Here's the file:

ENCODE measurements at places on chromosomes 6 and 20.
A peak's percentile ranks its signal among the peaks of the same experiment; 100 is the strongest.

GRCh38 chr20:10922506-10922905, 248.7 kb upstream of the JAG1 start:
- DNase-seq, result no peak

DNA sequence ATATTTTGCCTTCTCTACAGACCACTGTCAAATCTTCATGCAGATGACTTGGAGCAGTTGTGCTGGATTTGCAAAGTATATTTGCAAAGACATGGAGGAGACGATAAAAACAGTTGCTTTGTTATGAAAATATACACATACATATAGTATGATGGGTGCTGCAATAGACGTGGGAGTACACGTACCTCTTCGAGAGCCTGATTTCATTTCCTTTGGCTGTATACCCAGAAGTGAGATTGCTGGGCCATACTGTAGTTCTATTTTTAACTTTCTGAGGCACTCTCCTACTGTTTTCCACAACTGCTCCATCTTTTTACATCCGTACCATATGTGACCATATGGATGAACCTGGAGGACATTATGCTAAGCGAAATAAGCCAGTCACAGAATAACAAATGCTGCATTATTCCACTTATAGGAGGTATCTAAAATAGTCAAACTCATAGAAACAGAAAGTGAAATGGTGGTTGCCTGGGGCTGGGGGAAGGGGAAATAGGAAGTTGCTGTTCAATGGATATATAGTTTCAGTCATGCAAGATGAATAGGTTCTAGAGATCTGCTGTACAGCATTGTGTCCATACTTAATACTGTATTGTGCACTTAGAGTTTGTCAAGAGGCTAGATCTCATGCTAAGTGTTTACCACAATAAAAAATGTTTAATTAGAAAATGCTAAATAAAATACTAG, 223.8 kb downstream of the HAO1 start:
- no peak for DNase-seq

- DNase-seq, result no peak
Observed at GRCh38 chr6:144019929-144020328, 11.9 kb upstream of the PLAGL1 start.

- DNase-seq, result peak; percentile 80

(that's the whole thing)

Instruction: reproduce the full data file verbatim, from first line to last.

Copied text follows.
ENCODE measurements at places on chromosomes 6 and 20.
A peak's percentile ranks its signal among the peaks of the same experiment; 100 is the strongest.

GRCh38 chr20:10922506-10922905, 248.7 kb upstream of the JAG1 start:
- DNase-seq, result no peak

DNA sequence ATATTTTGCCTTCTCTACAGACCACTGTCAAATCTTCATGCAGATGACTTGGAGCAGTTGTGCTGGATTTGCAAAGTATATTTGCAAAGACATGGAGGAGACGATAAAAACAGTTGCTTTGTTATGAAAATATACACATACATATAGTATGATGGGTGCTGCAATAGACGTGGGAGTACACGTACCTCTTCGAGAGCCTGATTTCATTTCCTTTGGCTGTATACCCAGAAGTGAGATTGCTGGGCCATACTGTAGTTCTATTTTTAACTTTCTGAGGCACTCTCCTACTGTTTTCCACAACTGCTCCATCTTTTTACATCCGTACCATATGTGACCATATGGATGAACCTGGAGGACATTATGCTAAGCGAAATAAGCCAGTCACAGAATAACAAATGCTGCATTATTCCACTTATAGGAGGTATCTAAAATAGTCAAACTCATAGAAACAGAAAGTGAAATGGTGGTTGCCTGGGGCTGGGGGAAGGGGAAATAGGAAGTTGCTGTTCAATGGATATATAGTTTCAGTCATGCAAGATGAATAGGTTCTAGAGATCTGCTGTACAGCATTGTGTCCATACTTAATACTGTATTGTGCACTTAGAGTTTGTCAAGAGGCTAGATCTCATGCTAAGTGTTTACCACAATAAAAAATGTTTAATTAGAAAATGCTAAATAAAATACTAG, 223.8 kb downstream of the HAO1 start:
- no peak for DNase-seq

- DNase-seq, result no peak
Observed at GRCh38 chr6:144019929-144020328, 11.9 kb upstream of the PLAGL1 start.

- DNase-seq, result peak; percentile 80